05 Jan Managing Internal Conflict
Ralph H. Kilmann, co-author of the Thomas-Kilmann Instrument (TKI)
I’d like to explore a rather atypical application of the TKI model, one that often gets overlooked. Indeed, we have a tendency to focus on conflict “out there” (interpersonal or workplace conflict), but not conflict “in here” (intrapersonal conflict or what has been called inter-psychic conflict). But those same five conflict modes can be used to examine how a person addresses incompatible needs and goals of different parts of the inner self. Your TKI results, in fact, will likely tell you how you’ve been addressing your internal conflicts — and not just your interpersonal and workplace conflicts. Perhaps even more to the point: How you resolve your internal conflicts says much about how you address your external conflicts!
To challenge your thinking (and beliefs) on this topic, let me introduce the classic distinction between your EGO (or mind) and your SOUL (or heart), which, I have found, gets at the root of most internal conflicts. Usually, your ego wants stability, security, safety, achievement, success, glory, and lots of attention. Meanwhile, your soul wants to discover its true reason for being, the essence of why you were created in the first place, your ultimate destiny, and how you can best serve others with passion. If these descriptions of ego and soul sound very different, it’s because they are — and that’s why such a discussion usually generates conflict and insight.
If you write down what your ego and soul are asking of you (a most illuminating exercise), you’ll likely discover some significant GAPS — usually between living your life to feel safe and secure versus living your life to explore your destiny and passion. Now for the key question: How do you resolve these internal gaps?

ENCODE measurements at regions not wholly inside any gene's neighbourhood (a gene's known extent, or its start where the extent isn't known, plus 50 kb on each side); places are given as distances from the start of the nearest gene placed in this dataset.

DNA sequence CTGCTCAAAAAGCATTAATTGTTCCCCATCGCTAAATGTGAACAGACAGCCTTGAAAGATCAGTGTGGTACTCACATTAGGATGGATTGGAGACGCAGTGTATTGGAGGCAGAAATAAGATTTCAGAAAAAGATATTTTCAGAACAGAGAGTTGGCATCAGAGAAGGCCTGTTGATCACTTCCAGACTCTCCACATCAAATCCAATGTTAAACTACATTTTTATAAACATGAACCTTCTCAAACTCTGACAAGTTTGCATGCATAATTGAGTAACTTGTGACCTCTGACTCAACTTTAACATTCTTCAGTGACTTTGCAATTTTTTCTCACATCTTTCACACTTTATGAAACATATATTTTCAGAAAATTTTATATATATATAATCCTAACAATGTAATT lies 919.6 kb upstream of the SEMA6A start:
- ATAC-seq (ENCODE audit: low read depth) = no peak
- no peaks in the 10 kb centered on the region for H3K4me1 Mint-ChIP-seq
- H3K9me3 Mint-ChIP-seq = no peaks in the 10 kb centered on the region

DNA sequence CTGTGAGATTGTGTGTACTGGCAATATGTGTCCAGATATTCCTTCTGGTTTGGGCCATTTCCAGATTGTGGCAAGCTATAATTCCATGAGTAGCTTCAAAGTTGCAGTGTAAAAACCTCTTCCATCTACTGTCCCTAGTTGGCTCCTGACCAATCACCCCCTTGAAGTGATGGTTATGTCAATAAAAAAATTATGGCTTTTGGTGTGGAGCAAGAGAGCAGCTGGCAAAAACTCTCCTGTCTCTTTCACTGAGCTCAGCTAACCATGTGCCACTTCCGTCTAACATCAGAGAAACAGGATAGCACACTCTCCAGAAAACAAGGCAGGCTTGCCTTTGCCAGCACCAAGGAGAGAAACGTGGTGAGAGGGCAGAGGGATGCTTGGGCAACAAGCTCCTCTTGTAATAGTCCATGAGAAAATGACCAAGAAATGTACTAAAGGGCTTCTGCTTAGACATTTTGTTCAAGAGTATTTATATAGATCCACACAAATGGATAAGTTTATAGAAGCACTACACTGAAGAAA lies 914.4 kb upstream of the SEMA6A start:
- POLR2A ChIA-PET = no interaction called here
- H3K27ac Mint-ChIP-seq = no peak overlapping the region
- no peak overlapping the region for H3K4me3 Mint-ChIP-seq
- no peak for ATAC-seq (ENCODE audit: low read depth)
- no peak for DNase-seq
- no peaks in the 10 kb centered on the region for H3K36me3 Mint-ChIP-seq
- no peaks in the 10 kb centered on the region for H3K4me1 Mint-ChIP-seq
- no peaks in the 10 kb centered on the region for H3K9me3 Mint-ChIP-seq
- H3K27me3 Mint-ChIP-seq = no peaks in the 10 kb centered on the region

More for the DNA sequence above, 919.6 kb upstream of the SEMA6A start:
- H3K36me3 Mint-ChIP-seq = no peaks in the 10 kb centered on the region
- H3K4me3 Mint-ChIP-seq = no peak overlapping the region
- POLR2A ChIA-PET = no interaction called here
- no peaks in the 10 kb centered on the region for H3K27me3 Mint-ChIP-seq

Using the TKI conflict model, you can avoid the discussion altogether and live your life with unresolved internal conflict, which will continue to drain your energy as well as cloud your mind. Living in this manner may eventually result in a “mid-life crisis” or a “spiritual emergency.” But you won’t be a happy camper.
You can also use competing to have your ego win out over your soul and thus have your soul accommodate to the needs of the ego…or vice versa. Regarding these two approaches on the distributive dimension, your conflict resolution will then sacrifice either your soul’s purpose or your ego’s needs: One wins, the other loses — also not a happy outcome in the long run.
You can also use the compromising mode, which is developing a marginal, middle ground solution, whereby both ego and soul are partially satisfied, but unfulfilled in all other ways. For example, you’ll work at a job for fifty hours a week to earn a living, but your work is boring and unfulfilling. As a compromise, you’ll devote your weekends to doing things that feel good, like expensive hobbies or trips. But once again, this is not a happy outcome for a lifetime of long workweeks and short weekends.
Under the right conditions, however, and with awareness, training, and practice, you can use the collaborating mode to resolve the classic conflict between ego and soul: What approach to life (attitude, behavior, work, relationships, and so forth) will allow both your ego and soul to be on the same path? In fact, what you first thought was an insolvable problem of EITHER/OR can thus result in a creative synthesis of BOTH ego and soul working together with the same voice in the same direction. For example, perhaps you’ll realize that extra dollars are no substitute for meaningful work: You’ll then find a job you love with less pay — but you’ll no longer need to spend lots of money on weekend hobbies or getaways.
I have found that how you approach your internal conflicts (particularly, the ego/soul conflicts), has a huge impact on the symptom patterns that you experience in life (using one disease label or another, whether physical or emotional). As a result, a powerful modality for long-term wellness is to make sure your internal conflicts are identified and then resolved by using an integrative approach…so you don’t wind up competing with yourself or living a mediocre compromise, let alone avoiding those internal conflicts altogether.
Kilmann Diagnostics offers a series of eleven recorded online courses and nine assessment tools on the four timeless topics: conflict management, change management, consciousness, and transformation. By taking these courses and passing the Final Exams, you can earn your Certification in Conflict and Change Management with the Thomas-Kilmann Instrument (TKI). For the most up-to-date and comprehensive discussion of Dr. Kilmann’s theories and methods, see his 2021 Legacy Book: Creating a Quantum Organization: The Whys & Hows of Implementing Eight Tracks for Long-term success.